Desperate Need for Yield Pushes Investors Into Frontier Debt

Desperate Need for Yield Pushes Investors Into Frontier Markets

It says a lot about the state of global financial markets when countries such as Ghana, Senegal and even Belarus are being touted as the best places for investors to pick up returns in 2021.

But, with the latest signal from the Federal Reserve that U.S. rates will stay lower for longer, the highest-yielding -- and riskiest -- corners of the world’s bond markets are being tipped as a top investment choice for the coming year. And this, after likely clocking up their smallest annual gain in five years.

The willingness of bond-buyers to move up the risk ladder would underscore how rising U.S. Treasury rates will do little to dim the appeal of developing-nation debt as long as an $18 trillion pile of negative-yielding debt hangs over markets and central banks remain accommodative. Even among developing economies, spreads on bonds from lower-risk borrowers have narrowed so much that investors are being forced to go further into junk territory for better returns.

“It’s a matter of time before investment-grade markets run out of spread,” said Leo Hu, lead fund manager for frontier-market debt at NN Investment Partners in Singapore. “The next one they can look at is indeed frontier markets. There is nowhere they can invest to get decent yields.”

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The recovery may already be under way. JPMorgan Chase & Co.’s Next Generation Markets Index, which tracks the sovereign dollar debt of countries seen as emerging economies of the future, has rebounded to pre-Covid levels. The gauge, which includes the likes of Belize and Angola, is near the highest price since March relative to the mainstream emerging-market index, which is already at a record.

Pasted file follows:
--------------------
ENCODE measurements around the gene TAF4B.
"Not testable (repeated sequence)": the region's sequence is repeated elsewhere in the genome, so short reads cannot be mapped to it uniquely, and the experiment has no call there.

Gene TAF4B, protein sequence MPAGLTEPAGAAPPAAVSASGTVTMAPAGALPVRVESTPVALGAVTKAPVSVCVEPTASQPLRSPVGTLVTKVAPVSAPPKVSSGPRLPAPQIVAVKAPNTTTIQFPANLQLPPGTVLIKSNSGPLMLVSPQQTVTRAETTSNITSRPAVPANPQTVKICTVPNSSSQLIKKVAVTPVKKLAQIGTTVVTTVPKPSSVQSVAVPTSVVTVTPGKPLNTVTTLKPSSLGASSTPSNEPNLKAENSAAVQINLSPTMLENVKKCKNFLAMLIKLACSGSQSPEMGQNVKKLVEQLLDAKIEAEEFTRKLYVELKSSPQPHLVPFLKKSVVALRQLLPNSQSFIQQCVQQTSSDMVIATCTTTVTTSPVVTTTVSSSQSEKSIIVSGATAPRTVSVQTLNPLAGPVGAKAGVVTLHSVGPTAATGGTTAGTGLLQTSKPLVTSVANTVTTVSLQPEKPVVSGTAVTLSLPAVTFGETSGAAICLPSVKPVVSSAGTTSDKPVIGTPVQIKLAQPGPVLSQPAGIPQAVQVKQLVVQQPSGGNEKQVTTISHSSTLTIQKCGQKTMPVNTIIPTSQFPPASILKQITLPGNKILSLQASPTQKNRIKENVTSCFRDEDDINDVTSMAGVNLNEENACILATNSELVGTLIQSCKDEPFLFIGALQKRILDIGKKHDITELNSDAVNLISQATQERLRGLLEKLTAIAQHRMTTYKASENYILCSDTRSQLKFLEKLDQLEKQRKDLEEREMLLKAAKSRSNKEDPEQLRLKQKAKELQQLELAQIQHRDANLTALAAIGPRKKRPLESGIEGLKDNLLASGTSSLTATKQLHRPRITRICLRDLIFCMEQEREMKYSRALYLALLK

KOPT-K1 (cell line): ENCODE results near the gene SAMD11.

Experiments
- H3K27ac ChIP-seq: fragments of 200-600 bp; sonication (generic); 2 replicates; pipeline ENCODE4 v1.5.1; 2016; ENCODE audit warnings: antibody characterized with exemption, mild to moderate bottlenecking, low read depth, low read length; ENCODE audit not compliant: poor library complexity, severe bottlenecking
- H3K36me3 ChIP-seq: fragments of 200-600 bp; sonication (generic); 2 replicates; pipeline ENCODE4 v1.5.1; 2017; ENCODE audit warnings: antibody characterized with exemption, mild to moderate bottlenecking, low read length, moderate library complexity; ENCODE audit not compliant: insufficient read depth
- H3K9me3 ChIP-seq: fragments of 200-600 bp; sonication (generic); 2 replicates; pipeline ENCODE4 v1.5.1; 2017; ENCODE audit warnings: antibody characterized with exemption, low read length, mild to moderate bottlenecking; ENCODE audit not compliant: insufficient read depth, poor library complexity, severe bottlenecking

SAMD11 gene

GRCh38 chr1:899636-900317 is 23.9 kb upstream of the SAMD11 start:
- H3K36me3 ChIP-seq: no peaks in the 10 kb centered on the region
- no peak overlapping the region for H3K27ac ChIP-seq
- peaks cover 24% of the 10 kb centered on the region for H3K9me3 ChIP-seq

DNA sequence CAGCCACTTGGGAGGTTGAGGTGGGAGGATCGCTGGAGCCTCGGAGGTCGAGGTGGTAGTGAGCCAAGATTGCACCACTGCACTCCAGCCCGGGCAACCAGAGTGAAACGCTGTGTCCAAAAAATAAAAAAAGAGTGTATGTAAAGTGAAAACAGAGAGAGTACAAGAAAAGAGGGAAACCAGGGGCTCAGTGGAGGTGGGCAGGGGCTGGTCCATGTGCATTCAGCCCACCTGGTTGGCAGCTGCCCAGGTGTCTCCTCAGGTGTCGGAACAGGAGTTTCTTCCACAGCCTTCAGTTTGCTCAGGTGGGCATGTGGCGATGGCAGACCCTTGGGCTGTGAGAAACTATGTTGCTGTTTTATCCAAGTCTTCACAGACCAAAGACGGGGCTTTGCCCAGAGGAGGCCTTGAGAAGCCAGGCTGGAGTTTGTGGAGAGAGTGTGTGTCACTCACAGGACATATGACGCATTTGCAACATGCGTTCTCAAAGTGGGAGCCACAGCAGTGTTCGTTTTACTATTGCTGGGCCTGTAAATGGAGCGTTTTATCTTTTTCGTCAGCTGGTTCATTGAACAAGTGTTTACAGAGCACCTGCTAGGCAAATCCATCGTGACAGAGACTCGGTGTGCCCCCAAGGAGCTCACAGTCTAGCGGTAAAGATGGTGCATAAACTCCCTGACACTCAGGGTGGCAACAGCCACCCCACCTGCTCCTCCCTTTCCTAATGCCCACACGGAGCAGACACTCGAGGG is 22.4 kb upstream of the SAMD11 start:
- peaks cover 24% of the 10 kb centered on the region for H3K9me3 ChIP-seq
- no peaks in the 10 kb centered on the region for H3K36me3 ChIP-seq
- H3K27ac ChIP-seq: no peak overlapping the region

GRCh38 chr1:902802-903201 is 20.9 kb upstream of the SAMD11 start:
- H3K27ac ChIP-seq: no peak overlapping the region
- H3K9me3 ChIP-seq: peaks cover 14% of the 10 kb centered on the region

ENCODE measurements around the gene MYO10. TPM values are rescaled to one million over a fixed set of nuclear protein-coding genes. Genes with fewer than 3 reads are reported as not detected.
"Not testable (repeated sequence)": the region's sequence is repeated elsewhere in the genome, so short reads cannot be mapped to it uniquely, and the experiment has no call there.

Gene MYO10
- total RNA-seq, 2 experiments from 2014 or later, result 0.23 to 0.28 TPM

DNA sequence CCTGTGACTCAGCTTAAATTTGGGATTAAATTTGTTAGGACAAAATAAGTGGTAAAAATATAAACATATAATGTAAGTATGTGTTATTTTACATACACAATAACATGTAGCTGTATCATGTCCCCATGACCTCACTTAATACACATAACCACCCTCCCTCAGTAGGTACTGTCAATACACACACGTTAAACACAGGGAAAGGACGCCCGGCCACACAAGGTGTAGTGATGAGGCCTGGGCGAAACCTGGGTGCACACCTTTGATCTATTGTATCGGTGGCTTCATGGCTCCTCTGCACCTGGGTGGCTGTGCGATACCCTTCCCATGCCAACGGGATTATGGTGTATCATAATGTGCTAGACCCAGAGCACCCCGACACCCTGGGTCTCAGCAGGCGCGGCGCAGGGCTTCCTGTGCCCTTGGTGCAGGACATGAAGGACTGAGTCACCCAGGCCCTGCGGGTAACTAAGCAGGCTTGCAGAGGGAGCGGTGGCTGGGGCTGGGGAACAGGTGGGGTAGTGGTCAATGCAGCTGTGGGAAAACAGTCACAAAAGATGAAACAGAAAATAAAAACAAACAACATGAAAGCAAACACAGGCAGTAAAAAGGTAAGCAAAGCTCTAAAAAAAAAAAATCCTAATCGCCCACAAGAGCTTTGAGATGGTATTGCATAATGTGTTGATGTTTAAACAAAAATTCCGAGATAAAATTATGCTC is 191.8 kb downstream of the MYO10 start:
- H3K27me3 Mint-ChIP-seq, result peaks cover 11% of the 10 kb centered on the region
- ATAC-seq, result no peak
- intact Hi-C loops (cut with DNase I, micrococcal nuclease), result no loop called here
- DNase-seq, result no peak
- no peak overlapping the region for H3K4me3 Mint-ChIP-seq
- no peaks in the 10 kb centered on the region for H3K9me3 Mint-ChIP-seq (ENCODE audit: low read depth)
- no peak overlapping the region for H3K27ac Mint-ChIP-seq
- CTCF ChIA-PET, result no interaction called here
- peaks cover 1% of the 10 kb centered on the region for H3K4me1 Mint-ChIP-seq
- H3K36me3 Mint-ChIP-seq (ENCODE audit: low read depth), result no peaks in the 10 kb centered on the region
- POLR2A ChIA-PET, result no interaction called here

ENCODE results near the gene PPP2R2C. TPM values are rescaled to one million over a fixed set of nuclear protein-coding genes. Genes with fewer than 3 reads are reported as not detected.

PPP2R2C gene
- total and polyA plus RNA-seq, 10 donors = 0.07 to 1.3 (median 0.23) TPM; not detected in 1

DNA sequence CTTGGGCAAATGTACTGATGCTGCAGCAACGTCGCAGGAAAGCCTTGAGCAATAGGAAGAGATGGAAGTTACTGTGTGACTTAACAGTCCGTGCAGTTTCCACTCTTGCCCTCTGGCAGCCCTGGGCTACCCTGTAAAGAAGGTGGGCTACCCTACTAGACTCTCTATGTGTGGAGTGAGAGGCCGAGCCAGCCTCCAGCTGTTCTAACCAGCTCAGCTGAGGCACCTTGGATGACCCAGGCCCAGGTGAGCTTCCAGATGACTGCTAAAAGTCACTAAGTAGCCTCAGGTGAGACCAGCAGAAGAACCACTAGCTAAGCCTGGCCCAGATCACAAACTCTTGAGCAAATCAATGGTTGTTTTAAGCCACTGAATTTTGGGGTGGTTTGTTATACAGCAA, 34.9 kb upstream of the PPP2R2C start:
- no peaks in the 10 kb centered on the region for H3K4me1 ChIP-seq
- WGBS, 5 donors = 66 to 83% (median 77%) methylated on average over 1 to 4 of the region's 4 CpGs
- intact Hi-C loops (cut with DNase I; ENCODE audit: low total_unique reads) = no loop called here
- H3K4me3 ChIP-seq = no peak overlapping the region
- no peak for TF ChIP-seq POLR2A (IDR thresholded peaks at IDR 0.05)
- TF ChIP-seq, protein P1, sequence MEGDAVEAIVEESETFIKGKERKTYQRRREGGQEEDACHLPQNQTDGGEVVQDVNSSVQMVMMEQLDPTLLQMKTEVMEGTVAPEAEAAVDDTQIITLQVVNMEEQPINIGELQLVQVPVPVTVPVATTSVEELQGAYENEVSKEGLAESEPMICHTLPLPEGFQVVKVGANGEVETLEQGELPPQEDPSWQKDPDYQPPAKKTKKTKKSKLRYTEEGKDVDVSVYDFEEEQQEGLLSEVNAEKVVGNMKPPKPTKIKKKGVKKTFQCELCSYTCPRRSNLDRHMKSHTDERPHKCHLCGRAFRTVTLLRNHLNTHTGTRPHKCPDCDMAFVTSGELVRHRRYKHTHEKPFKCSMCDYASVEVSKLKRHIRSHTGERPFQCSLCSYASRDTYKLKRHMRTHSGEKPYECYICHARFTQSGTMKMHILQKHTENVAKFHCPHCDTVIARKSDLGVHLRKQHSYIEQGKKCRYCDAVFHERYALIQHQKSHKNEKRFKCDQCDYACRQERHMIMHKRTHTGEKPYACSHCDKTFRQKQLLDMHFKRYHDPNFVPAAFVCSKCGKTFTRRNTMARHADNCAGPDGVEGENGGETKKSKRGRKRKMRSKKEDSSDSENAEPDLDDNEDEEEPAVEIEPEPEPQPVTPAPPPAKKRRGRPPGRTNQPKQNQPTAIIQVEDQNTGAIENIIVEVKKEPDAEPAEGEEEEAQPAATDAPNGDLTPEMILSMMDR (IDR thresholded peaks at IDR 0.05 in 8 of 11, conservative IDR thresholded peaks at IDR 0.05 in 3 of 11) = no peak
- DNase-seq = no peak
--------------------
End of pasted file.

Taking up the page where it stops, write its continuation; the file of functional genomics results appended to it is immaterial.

Desperate Need for Yield Pushes Investors Into Frontier Debt

By removing the prospect that massive easing will be wound back anytime soon, U.S. policy makers meeting last week gave developing nations the breathing space to cut interest rates, or at least keep them lower for longer, at a time when Treasury yields are rising at their fastest pace in four years.

The external environment is turning conducive for frontier-market debt, too. Joe Biden’s U.S. presidential win has reduced risks to global trade, while the roll-out of vaccines has brought a global economic recovery nearer. That makes bond buyers confident enough to embrace next-generation markets where yields average about 7%, compared with the 4.4% average rates from emerging markets.

For NN Investment’s Hu, the combination of yield and market gains will hand investors in frontier-market bond returns of about 13% in 2021. The average frontier risk spread -- currently 600 basis points -- may tighten by about 100 basis points in the first half alone, he said.

Desperate Need for Yield Pushes Investors Into Frontier Debt

The hunt for yield means investors putting money in some of the remotest corners of the world’s bond markets. Investors are touting Belarus, which was this year slapped with sanctions by the European Union as a result of President Alexander Lukashenko’s crackdown on protesters following the country’s disputed election in August. Senegal, among the low-income nations in Africa that got a waiver on bilateral debt payments, is also being touted by Aberdeen Standard Investments among others. Ghana, the world’s second-largest cocoa producer, also has its backers despite political turmoil after the Dec. 7 elections.